My hands were shaking.

I knew before this….but this is what it took. This was sitting in a crowded, noisy bar….and the background noise of the juke-box being turned off…and the band kicking things off with an AC/DC song. Thunderstruck.

This was a man who traversed the streets of Manhattan and Paris like he could have been giving guided tours. This was a man who never lost his cool, whether he was in the midst of the chaotic Democratic Convention in Chicago in 1968, or sitting across the glass from cold-blooded murderers, trying to make sense of their crimes.

And now, he was mere miles from his home….lost. And even worse, scared.

I’m sure a part of him knew what was coming, for a time at least. Eventually this disease robs you of even knowing you have it. If it gives you anything, maybe this is what you would not spit back.

It teases the rest of us….because there were subsequent days when what happened that day would not have happened. Lucid days that flickered hope. …and we thought….it’s just age. It happens. It’s….normal.

But, again, and maybe only in our cups….we knew. No. Enough bullshit and false hope and pills and prayers and pretending that him not being able to sign his own name was because his eyes were bad.

And so a few years later I got another call. This time from my Mother. She was crying. Terrified. She needed me there.

He didn’t know her anymore. He wanted her….whoever she was, to take him home. He wasn’t sure where he was, but it sure wasn’t home.

When I got there, he knew me. But the only woman he ever loved…his constant companion for 60+ years, was a stranger. The pain in her face seemed the visual equivalent of a death sentence. He wanted to see her, but he didn’t know who she was. “Take me home” he kept saying. So I said….”ok, I’ll take you home now.”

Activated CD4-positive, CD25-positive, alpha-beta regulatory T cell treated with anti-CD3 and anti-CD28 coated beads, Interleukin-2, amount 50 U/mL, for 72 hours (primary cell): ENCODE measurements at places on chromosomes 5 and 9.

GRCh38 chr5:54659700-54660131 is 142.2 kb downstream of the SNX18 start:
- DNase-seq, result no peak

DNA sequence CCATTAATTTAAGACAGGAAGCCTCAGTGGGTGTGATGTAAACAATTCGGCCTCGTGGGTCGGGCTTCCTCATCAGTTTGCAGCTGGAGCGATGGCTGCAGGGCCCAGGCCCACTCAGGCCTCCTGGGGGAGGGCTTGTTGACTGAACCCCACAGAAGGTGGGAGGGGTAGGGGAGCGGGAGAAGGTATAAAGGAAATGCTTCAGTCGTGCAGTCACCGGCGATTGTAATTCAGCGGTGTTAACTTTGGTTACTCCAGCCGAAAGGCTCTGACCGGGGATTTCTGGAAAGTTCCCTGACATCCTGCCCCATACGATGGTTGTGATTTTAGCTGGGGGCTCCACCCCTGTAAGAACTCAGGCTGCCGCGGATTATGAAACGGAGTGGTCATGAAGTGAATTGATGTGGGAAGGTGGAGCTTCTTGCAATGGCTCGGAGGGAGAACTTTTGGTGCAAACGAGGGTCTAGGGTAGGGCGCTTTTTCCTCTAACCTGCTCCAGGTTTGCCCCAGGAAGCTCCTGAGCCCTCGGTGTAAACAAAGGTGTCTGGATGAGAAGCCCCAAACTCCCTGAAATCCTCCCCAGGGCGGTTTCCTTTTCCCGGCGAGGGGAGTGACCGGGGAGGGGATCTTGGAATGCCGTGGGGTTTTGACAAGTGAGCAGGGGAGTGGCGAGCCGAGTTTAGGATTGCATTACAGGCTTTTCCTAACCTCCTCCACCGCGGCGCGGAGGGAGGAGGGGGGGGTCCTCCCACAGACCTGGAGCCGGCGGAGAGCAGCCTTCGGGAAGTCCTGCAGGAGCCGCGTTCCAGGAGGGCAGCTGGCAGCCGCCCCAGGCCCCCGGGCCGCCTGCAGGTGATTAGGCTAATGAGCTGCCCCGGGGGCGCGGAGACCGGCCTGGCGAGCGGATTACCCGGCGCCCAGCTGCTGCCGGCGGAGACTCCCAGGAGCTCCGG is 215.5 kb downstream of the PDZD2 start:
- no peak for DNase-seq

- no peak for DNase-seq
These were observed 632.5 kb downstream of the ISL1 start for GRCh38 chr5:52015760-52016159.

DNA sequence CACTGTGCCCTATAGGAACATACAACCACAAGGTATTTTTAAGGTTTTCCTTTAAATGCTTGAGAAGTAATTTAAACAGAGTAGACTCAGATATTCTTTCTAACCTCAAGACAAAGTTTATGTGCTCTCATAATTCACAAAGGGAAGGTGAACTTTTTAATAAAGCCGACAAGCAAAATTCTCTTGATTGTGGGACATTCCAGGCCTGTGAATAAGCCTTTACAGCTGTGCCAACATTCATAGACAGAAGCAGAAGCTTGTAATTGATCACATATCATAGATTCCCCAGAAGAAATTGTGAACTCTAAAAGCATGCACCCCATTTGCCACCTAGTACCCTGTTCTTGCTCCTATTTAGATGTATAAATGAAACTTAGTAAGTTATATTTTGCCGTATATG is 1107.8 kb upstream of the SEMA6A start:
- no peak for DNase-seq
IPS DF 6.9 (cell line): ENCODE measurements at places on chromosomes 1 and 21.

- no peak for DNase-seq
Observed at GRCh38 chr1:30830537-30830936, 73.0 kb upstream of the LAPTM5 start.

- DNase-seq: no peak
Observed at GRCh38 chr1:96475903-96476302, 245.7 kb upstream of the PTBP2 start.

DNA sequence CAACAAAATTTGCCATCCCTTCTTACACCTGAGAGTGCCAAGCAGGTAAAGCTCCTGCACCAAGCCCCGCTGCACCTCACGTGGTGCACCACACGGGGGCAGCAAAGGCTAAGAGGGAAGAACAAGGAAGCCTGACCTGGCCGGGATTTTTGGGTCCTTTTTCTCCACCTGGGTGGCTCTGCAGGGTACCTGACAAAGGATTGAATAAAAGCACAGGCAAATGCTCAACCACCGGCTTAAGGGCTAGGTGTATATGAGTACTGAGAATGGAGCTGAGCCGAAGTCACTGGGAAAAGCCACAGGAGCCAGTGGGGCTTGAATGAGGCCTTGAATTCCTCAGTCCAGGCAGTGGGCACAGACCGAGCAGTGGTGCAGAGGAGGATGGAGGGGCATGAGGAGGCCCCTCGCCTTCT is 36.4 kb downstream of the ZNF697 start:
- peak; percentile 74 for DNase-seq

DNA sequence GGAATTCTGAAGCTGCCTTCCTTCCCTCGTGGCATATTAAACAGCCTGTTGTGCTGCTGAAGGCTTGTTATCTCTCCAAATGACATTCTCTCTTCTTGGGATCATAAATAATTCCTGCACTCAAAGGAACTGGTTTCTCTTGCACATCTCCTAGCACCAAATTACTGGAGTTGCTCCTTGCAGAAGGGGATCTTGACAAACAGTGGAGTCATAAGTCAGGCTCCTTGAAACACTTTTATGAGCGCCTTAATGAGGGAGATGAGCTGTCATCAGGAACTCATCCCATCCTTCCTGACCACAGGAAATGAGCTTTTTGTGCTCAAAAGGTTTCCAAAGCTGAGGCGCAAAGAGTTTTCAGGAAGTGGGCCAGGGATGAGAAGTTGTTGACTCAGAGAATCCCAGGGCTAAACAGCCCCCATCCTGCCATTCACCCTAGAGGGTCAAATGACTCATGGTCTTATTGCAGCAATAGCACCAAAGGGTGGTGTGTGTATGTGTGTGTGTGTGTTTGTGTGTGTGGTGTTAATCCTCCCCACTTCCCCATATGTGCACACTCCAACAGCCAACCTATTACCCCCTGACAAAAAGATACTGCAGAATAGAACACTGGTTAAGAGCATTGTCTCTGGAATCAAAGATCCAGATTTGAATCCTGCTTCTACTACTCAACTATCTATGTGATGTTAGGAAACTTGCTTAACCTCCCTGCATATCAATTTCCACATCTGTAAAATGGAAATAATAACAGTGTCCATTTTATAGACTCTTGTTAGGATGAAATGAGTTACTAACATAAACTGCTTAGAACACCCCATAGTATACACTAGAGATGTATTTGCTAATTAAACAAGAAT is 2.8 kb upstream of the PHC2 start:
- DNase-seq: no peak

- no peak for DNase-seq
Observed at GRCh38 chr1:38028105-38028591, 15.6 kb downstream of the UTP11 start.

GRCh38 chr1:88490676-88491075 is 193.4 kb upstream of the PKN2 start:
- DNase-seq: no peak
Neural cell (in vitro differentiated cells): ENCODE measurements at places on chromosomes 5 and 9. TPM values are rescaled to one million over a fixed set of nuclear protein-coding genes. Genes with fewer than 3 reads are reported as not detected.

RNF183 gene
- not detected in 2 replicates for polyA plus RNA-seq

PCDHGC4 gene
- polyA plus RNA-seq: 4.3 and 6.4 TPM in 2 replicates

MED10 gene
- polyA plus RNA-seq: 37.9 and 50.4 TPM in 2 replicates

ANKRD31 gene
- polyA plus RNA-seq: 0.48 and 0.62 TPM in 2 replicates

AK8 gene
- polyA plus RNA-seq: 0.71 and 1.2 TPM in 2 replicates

It had taken us years to get to this point. Years of quiet, unseen heroics from my Mother, who watched over him like a bear. Years of him hitting literally hitting himself in the head, saying “what’s wrong with me!” But never in front of us kids. He protected us to the end. Years of whispers from friends and former friends alike….some understanding, but most not.

We went to the hospital that night. He never spent another night in his own home. He fought like hell, and it was almost impossible to watch. When he decided that what he was fighting for wasn’t as important as what he was fighting against, it took a few peaceful days. He was gone.

So when I think of this horrible disease, I think mostly of those 2 days. The day he first got scared, and the day he felt so sure of himself that he said to me, “take me home”….despite the protestations that home was exactly where he was.

Alzheimer’s disease will be cured someday. Polio. Smallpox. Diphtheria. Malaria. Typhoid fever. All deadly. All met head-on by the best and the brightest. And bested.

I want to be here when Alzheimer’s is tossed onto that same scrap-heap. I want to be able to visit his grave and say, “you were right about idle minds. How about what we’re capable of when we keep moving?”

If you could help….in any way….I’d be so grateful.

In a bit…

–tf